Poetics of the End: Time, Space and Vision in Contemporary Apocalyptic Narratives

Mikko Mäntyniemi

Research output: Book/ReportDoctoral thesisMonograph


This study analyses the different textual techniques in contemporary apocalyptic narratives. The main research questions of this study are: how is the end of time represented in apocalyptic narratives? What features and characteristics does an apocalyptic space possess? What kind of vision of the world do apocalyptic narratives present to the reader? To answer these questions, this study analyses three primary works: James Van Pelt’s Summer of the Apocalypse (2006), Claire Vaye Watkins’ Gold Fame Citrus (2015), and Emily St. John Mandel’s Station Eleven (2014). All of these works foreground some essential aspect of apocalyptic narratives and exemplify the textual practices used to represent these aspects. Aside from the primary works, attention is paid to the long historical tradition of apocalyptic narratives in the Anglophone countries and to notable works in that tradition. This work relies on different theoretical frameworks when analysing aspects of apocalyptic narratives: narrative theory when focusing on temporal constructs, spatial and urban studies when examining the spatial features, and previous studies on apocalyptic tradition when analysing vision aspects.

The work is divided into three analysis sections, each section focusing on one of the primary works: time in Summer of the Apocalypse, space in Gold Fame Citrus, and vision in Station Eleven. The introduction focuses on defining the concept of the apocalypse and the historical progression of the apocalyptic literary tradition. The first section focuses on the formal temporal structure of apocalyptic narratives. The firstB section also analyses apocalyptic temporality through Gilles Deleuze’s (2006 [1993]) concept of the fold and proposes that the fold can be used to explain the different temporal techniques in apocalyptic narratives. The second section examines the spatial features found in apocalyptic narratives and analyses spatial features as folded spaces. The third section studies the different visions of the world and the characters who are witnessing the apocalyptic world.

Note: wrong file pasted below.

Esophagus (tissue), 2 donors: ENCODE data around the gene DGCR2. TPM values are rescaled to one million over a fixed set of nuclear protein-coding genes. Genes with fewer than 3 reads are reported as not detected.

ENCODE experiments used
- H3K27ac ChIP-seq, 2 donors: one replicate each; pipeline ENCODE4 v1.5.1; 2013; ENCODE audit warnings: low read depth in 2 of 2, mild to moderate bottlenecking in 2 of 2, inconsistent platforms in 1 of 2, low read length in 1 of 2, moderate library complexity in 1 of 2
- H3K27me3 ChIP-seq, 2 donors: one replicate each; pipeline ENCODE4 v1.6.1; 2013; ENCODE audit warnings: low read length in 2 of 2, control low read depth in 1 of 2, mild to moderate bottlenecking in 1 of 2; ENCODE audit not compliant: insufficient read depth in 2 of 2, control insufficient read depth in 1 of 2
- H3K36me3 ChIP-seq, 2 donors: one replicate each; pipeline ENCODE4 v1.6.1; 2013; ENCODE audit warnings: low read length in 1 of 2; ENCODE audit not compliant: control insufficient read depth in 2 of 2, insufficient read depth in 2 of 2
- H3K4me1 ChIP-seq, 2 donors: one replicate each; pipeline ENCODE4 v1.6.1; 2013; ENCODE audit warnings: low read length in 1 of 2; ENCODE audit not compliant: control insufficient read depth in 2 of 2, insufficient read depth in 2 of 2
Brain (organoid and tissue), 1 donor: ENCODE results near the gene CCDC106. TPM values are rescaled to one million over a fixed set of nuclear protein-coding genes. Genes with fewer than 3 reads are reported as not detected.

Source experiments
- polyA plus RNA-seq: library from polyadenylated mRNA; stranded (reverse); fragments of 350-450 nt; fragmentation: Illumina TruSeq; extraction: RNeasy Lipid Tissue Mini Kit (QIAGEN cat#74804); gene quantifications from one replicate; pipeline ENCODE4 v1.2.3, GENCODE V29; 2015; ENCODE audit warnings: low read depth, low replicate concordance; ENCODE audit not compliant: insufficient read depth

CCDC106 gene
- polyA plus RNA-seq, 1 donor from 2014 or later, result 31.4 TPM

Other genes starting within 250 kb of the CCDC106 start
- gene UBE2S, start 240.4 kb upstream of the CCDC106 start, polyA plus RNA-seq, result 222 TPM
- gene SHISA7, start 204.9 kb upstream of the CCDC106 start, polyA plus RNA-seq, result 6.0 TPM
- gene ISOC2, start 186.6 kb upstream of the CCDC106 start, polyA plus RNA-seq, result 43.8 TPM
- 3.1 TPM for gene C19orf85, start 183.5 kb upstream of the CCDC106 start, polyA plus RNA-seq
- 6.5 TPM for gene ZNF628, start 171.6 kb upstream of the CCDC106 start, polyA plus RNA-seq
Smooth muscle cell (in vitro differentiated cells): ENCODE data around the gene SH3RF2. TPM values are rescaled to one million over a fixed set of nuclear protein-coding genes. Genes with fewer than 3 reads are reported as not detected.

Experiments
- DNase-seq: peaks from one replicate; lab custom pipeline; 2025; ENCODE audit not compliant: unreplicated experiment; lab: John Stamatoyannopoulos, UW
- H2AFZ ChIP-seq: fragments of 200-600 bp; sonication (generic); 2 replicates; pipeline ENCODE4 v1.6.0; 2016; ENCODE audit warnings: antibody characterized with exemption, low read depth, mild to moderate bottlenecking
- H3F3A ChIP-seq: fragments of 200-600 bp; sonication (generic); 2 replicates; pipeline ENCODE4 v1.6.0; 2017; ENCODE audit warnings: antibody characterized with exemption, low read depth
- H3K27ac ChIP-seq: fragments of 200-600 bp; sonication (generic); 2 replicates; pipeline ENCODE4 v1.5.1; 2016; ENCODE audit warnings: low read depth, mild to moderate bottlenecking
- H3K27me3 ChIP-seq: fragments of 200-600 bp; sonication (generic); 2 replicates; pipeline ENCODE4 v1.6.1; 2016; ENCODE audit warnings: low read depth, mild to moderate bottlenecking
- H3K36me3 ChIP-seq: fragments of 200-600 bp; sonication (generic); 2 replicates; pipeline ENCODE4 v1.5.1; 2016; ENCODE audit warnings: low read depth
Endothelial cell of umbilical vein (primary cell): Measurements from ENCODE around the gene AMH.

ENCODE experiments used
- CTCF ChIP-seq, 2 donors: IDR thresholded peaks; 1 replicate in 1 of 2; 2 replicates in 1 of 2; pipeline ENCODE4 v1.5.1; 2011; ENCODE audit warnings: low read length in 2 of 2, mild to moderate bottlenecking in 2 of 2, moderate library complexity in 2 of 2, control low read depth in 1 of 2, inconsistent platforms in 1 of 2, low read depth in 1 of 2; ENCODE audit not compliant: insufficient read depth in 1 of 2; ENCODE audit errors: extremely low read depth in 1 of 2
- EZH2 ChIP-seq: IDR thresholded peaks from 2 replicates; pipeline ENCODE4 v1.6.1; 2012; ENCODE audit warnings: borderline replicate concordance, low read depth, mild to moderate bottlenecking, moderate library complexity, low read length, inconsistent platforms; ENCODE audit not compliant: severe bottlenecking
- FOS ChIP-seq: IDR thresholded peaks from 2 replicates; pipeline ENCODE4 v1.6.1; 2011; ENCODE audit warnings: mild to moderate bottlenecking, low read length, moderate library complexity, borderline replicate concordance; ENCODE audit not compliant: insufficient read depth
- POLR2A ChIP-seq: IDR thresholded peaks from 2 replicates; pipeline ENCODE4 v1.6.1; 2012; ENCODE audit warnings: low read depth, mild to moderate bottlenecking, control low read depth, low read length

This work argues for the following results: first, we cannot designate different sub-genres to apocalyptic narratives, like the “post-apocalypse”; all narratives about the end of the world are governed by the logic of the apocalypse. Second, we cannot define the specific moment of the apocalypse in any narrative, and instead it is more productive to approach the apocalypse as a process or an event that has already happened and at the same time is still to come. Third, apocalyptic narratives construct complex temporal and spatial relations that cannot be reduced to a linear past-present-future model of time. When approached as a continuous event, the apocalypse in different literary narratives yields new results (folding the past and the future, and the deterritorialisation of the pre-catastrophic world) when examining the temporal, spatial, and visionary aspects of these narratives. This in turn reveals more about the internal logic and the rhetorical power of apocalyptic narratives and how they can wield such an influence even in contemporary society.
Original languageEnglish
Place of PublicationTampere
ISBN (Electronic)978-952-03-2232-8
Publication statusPublished - 2022
Publication typeG4 Doctoral dissertation (monograph)

Publication series

NameTampere University Dissertations - Tampereen yliopiston väitöskirjat
ISSN (Print)2489-9860
ISSN (Electronic)2490-0028


  • European Union
  • Treaty on European Union
  • Treaty on the Functioning of the European Union
  • company law
  • Corporate social responsibility (CSR)
  • corporate legal personhood


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